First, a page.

L3 Harris continues to deliver undisclosed amounts of the AN/PRC-163 NGTC to the US Special Operations Command. International SOF partner forces will be keen to maintain the highest levels in interoperability, potentially through the procurement of the same SDR type.

L3 Harris Technologies is contracted to deliver the NGTC capability to USSOCOM in both handheld and manpack form factors with the addition of an ISR mission module, initially manufactured by L3 Technologies ahead of its merger with Harris Corporation in 2019.

Speaking to AI, L3 Harris’s USSOCOM sales manager, Sandy Olejnicza explained: “The Harris NGTC handheld and manpack radios enable the insertion of additional capabilities into the tactical communications network via their common mission module interface.

“The first mission module is an ISR receiver that enables an ISR video feed to be received on the radio with the ISR MM and disseminated to other radio users, eliminating the need for multiple ISR receivers in a single formation,” he explained before confirming how the company was also in the process of designing additional mission modules to support as yet undisclosed mission profiles.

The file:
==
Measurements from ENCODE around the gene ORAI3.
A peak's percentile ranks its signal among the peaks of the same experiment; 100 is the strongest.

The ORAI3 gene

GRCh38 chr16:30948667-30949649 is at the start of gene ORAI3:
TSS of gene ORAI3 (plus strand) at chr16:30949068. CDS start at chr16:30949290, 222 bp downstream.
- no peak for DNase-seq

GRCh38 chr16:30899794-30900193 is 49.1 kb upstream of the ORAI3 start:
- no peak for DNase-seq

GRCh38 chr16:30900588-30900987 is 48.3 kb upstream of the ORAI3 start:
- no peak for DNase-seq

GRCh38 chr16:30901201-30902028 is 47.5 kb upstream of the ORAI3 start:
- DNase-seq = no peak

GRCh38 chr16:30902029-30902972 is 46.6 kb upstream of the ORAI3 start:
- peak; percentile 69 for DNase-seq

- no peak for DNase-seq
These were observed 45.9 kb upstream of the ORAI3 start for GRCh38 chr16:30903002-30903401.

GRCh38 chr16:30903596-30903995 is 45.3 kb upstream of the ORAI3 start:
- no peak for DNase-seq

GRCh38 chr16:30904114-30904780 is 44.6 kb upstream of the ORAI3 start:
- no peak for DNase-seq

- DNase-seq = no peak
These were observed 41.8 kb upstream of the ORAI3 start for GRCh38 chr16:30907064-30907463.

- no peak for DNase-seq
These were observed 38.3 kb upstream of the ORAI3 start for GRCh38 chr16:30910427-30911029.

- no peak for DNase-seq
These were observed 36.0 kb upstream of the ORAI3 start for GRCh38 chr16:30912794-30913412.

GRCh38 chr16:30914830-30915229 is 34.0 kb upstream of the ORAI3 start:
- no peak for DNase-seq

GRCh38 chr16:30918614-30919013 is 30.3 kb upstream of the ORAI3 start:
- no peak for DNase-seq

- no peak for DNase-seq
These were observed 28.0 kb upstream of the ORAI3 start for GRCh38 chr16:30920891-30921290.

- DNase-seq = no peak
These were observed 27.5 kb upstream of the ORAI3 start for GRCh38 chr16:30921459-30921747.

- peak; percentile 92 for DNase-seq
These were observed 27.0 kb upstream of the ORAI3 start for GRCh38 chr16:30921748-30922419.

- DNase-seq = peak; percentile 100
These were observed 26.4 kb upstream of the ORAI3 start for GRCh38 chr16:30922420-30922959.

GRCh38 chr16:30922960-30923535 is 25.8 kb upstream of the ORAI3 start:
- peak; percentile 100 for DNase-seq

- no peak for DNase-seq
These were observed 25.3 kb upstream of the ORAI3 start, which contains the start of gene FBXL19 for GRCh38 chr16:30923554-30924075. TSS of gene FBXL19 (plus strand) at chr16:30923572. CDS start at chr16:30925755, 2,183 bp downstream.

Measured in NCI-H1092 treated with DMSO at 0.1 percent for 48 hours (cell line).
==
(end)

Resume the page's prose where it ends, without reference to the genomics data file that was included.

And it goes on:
“The rapid integration of emerging technology into the ecosystem of NGTC devices ensures that the SOF community will be able to react to emerging threats and maintain dominance in the current and future operating environments,” Olejniczak suggested.

The AN/PRC-163 (formerly designated RF-335M-STC), comprises a two-channel SDR with ‘double-height’ screen to support ISR operations and the utility of the mission module.

Operating between 30 and 2,600MHz frequency ranges, the AN/PRC-163 is capable of supporting multiple waveforms including Trellisware. Technologies’ TSM-X Mobile Ad Hoc Network (MANET) solution. The SDR can also support UHF SATCOM connectivity and wideband data rates up to 16MBPS, company officials confirmed to Armada.